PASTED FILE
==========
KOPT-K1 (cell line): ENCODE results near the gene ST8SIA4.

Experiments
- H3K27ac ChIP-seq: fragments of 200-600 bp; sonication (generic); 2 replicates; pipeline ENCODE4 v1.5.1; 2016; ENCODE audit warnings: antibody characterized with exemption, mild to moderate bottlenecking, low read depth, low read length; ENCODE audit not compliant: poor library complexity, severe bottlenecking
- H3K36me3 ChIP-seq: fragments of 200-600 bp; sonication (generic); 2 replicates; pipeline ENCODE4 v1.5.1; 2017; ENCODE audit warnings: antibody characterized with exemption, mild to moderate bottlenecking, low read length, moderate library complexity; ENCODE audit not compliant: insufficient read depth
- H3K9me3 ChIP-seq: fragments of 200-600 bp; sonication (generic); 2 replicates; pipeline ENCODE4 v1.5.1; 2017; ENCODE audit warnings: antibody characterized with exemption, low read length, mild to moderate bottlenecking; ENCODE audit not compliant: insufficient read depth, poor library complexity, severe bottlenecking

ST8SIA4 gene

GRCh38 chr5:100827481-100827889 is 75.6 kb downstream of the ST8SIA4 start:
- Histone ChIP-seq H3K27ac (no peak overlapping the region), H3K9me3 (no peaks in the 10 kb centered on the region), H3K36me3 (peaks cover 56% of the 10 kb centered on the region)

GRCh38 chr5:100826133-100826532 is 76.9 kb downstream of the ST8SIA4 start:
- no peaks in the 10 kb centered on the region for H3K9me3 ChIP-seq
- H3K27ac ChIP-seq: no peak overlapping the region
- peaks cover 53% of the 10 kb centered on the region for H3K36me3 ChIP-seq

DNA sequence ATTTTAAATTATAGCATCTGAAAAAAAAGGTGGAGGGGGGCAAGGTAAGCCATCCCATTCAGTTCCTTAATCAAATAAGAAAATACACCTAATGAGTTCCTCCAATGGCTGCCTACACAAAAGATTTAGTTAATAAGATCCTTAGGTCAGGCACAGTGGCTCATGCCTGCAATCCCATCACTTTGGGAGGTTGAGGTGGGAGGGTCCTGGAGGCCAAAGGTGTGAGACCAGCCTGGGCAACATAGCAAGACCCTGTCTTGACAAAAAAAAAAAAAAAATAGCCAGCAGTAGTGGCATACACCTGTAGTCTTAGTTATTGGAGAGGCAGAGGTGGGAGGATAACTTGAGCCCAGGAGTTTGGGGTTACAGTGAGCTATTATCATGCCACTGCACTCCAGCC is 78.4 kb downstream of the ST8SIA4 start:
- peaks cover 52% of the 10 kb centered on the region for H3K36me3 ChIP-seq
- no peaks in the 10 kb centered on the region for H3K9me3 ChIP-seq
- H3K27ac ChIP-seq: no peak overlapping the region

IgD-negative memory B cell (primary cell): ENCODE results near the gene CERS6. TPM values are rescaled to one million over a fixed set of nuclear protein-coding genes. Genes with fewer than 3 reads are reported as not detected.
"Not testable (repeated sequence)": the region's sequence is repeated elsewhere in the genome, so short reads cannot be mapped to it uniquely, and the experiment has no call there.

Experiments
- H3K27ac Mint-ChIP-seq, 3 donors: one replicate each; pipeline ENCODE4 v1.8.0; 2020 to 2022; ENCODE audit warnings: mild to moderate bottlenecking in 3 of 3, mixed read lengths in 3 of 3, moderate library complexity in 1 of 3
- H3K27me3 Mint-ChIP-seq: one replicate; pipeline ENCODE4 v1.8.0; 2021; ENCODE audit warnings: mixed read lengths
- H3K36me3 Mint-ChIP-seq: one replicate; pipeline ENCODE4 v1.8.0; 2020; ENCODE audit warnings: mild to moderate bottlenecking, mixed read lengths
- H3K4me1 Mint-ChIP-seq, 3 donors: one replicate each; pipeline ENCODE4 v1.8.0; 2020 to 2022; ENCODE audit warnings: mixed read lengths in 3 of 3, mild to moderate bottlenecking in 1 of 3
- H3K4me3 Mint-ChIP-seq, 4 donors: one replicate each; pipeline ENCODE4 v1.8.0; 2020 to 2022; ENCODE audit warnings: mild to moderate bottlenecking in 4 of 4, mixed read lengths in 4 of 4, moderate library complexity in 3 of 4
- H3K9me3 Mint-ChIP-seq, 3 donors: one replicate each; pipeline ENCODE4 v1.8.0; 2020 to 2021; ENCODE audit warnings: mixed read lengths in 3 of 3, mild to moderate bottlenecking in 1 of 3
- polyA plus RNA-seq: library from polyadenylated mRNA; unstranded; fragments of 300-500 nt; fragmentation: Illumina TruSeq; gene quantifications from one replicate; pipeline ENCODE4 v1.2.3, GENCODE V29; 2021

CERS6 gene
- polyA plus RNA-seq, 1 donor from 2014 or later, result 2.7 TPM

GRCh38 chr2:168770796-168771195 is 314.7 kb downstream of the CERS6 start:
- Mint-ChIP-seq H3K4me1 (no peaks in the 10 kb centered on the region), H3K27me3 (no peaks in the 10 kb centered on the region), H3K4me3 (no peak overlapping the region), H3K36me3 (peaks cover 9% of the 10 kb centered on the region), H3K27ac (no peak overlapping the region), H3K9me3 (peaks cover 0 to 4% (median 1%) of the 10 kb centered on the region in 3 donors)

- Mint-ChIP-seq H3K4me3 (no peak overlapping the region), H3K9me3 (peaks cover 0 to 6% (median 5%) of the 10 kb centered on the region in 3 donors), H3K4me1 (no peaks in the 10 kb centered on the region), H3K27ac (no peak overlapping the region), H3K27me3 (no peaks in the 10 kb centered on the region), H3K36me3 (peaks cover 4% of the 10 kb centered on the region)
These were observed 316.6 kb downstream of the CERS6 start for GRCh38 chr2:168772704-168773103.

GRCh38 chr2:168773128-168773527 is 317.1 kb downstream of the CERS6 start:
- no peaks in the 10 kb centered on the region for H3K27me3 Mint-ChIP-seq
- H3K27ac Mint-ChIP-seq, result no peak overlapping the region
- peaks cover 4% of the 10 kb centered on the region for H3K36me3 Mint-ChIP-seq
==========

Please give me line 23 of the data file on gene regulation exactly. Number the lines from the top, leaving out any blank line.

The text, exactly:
- H3K4me1 Mint-ChIP-seq, 3 donors: one replicate each; pipeline ENCODE4 v1.8.0; 2020 to 2022; ENCODE audit warnings: mixed read lengths in 3 of 3, mild to moderate bottlenecking in 1 of 3